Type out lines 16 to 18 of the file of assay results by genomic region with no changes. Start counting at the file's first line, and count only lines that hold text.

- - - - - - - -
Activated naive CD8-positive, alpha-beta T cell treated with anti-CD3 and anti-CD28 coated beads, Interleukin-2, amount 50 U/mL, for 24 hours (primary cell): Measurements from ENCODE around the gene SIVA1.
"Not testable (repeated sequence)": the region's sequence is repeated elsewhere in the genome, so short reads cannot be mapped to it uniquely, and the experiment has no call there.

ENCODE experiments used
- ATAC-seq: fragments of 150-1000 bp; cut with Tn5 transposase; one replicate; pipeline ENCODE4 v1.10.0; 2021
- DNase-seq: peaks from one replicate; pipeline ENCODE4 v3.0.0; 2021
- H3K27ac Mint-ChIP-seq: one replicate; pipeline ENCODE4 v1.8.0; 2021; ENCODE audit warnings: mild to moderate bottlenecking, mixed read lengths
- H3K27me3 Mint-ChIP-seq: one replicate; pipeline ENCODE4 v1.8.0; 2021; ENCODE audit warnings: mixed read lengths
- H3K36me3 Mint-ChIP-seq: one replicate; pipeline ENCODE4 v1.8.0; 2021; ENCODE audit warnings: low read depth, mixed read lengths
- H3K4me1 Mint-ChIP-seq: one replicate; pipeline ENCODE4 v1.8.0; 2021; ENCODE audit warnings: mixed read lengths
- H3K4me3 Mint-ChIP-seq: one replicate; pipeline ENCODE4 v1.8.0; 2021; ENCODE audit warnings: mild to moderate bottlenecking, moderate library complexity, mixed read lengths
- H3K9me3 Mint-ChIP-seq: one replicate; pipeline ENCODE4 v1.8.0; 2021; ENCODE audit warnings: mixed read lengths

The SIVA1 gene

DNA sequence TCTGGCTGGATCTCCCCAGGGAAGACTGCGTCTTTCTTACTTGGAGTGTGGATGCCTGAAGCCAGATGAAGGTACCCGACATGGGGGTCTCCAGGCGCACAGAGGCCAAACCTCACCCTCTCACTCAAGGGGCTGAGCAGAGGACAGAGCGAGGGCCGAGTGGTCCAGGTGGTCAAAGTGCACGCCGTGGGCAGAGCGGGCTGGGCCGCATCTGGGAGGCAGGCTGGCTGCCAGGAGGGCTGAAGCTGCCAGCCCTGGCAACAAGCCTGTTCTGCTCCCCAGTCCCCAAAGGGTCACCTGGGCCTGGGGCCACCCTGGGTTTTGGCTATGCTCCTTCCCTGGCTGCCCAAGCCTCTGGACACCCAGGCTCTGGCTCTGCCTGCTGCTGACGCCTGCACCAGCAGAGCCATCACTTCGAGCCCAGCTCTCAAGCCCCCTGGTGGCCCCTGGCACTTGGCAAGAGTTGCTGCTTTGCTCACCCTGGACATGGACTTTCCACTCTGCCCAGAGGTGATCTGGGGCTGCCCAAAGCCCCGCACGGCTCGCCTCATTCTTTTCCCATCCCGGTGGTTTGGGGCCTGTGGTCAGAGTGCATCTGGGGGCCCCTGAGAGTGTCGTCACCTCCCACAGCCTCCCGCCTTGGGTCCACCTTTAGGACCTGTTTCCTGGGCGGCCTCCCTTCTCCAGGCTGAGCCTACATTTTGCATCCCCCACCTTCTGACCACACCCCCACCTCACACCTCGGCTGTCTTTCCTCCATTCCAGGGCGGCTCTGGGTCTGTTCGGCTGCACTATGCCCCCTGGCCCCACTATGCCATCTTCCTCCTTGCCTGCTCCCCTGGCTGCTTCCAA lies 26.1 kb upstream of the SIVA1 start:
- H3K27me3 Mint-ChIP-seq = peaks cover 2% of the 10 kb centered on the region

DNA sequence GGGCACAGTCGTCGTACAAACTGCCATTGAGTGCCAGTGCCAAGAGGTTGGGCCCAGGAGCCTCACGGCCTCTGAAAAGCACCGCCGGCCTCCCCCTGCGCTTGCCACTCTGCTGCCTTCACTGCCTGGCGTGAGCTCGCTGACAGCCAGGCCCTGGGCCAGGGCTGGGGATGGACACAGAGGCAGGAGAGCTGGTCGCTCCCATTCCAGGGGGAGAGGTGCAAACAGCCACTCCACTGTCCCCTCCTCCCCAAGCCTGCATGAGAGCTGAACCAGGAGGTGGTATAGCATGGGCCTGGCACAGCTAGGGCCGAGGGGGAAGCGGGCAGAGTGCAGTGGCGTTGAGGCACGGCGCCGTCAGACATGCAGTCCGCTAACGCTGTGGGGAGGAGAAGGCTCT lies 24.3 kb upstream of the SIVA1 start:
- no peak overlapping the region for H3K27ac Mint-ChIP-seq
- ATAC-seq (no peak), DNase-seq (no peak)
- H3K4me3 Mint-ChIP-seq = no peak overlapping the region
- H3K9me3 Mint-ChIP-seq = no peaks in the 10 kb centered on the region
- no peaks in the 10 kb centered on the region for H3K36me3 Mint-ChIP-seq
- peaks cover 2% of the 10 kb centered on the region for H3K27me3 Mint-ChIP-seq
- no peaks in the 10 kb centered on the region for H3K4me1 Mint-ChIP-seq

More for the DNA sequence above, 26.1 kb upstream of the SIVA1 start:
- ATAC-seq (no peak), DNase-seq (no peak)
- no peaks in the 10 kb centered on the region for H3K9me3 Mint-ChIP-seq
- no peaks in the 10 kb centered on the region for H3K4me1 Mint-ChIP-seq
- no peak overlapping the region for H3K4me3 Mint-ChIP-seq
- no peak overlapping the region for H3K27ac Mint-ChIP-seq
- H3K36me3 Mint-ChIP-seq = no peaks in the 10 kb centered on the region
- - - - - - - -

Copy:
- no peak overlapping the region for H3K27ac Mint-ChIP-seq
- ATAC-seq (no peak), DNase-seq (no peak)
- H3K4me3 Mint-ChIP-seq = no peak overlapping the region